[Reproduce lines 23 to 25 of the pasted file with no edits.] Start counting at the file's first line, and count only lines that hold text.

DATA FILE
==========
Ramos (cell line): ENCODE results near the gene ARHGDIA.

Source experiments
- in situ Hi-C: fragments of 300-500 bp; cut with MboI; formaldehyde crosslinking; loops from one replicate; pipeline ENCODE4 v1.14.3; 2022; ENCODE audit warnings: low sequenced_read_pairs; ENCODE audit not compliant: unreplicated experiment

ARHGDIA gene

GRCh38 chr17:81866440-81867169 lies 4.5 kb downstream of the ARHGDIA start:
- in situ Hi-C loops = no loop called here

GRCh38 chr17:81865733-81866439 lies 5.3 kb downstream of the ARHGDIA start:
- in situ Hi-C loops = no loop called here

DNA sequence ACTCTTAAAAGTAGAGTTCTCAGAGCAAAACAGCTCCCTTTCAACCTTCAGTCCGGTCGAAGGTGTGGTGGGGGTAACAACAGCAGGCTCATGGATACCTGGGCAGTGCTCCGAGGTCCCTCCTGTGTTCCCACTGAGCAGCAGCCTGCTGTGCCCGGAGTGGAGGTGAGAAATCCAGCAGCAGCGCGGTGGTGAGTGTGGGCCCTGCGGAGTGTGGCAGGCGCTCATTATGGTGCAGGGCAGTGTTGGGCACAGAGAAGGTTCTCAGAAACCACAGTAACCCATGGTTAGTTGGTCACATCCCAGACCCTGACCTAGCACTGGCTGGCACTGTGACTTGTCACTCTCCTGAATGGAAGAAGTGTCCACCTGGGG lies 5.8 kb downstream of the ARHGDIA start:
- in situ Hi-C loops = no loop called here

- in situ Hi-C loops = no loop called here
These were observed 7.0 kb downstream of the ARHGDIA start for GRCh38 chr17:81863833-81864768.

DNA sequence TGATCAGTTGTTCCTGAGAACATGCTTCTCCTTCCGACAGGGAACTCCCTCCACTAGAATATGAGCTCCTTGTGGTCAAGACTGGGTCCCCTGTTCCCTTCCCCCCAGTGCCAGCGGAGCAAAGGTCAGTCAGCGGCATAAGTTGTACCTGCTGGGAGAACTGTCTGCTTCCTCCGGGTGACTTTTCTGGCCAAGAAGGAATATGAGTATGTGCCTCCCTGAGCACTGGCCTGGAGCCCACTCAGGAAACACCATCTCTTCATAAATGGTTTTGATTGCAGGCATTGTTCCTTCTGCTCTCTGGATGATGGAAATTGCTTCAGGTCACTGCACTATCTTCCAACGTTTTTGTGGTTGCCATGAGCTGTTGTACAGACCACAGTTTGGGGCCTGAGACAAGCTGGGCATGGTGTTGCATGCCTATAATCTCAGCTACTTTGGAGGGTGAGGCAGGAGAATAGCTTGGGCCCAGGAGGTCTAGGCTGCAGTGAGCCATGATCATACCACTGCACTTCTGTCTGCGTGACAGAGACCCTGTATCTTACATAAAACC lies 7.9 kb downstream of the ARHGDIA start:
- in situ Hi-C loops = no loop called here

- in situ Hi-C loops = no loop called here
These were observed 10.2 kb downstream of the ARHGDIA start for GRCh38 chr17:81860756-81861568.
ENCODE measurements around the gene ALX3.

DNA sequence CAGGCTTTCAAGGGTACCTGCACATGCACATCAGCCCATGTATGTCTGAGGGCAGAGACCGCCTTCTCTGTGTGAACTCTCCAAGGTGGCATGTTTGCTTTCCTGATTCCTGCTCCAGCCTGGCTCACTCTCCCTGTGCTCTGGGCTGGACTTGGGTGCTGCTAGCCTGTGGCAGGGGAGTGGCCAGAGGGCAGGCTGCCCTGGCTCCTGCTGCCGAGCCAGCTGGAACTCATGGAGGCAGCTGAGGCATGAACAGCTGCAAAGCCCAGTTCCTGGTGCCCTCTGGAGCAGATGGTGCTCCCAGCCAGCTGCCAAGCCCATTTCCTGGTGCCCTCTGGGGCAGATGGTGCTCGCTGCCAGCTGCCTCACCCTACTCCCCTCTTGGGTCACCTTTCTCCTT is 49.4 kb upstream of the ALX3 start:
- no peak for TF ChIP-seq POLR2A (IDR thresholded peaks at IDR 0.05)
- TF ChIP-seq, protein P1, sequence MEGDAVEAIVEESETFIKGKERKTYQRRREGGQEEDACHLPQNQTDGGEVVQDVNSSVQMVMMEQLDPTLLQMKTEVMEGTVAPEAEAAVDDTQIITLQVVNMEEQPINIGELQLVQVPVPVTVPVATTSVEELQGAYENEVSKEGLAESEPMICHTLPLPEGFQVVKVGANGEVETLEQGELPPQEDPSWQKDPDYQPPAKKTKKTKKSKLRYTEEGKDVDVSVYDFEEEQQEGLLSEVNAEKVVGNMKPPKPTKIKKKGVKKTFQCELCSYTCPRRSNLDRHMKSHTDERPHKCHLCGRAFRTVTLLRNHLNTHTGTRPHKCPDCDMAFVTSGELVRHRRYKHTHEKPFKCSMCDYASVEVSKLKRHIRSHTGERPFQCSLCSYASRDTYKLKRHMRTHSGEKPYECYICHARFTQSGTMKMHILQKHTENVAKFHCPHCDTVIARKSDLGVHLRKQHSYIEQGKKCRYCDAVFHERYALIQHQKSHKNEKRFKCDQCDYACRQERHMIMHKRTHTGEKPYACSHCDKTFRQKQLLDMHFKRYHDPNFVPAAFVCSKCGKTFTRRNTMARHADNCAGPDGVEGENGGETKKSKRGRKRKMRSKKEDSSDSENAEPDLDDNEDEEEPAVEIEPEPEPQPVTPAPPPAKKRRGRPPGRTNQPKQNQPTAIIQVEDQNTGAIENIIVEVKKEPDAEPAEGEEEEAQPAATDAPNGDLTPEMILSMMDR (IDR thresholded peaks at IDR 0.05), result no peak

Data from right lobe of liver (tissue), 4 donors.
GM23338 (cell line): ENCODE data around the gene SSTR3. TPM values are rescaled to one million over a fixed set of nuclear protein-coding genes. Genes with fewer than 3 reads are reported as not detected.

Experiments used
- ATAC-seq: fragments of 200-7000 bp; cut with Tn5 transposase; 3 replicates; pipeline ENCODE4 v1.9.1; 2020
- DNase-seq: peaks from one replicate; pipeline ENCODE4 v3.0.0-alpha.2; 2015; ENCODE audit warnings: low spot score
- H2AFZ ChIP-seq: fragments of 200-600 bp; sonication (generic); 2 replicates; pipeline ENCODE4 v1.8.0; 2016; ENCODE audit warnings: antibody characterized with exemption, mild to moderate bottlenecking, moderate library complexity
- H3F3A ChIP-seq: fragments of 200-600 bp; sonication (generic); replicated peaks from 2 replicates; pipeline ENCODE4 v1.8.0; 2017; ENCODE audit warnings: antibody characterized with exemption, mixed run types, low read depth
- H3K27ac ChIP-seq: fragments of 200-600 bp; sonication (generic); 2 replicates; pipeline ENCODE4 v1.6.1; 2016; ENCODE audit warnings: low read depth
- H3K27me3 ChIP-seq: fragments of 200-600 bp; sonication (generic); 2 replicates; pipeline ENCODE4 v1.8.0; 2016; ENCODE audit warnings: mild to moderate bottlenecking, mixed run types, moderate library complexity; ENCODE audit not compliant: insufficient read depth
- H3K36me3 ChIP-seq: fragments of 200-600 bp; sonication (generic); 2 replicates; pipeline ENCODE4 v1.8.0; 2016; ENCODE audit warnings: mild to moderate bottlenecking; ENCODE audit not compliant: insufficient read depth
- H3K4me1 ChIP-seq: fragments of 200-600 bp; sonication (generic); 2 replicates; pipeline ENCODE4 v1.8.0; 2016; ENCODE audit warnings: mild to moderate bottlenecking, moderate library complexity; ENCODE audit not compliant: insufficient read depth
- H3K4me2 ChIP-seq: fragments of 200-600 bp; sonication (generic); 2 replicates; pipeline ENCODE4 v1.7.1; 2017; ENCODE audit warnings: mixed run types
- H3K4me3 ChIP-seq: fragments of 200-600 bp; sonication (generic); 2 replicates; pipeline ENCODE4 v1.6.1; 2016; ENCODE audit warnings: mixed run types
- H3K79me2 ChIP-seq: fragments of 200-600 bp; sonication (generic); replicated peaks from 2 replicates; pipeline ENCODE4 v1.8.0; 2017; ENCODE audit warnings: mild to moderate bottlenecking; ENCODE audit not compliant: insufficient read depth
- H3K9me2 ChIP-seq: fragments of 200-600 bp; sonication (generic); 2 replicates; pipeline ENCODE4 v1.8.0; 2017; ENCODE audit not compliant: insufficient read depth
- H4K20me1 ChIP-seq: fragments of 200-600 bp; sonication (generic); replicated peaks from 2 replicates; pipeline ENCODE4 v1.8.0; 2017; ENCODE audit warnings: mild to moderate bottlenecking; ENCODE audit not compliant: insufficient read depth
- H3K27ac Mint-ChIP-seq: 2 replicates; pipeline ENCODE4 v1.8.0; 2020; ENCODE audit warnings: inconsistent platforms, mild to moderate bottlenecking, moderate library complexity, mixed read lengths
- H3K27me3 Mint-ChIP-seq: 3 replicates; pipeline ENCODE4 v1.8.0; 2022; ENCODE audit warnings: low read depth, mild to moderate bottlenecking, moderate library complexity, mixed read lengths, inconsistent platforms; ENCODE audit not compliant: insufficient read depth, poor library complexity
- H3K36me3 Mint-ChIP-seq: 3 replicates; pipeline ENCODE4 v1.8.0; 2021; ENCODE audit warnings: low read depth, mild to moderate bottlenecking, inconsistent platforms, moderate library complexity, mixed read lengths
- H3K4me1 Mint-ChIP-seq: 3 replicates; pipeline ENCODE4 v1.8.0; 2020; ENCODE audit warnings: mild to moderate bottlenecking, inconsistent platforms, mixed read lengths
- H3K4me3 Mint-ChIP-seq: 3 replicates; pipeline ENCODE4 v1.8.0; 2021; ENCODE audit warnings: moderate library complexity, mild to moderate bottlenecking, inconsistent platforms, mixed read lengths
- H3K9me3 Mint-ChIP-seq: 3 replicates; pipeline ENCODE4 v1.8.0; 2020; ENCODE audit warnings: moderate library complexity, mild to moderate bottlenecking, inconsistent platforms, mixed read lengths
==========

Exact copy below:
Experiments used
- ATAC-seq: fragments of 200-7000 bp; cut with Tn5 transposase; 3 replicates; pipeline ENCODE4 v1.9.1; 2020
- DNase-seq: peaks from one replicate; pipeline ENCODE4 v3.0.0-alpha.2; 2015; ENCODE audit warnings: low spot score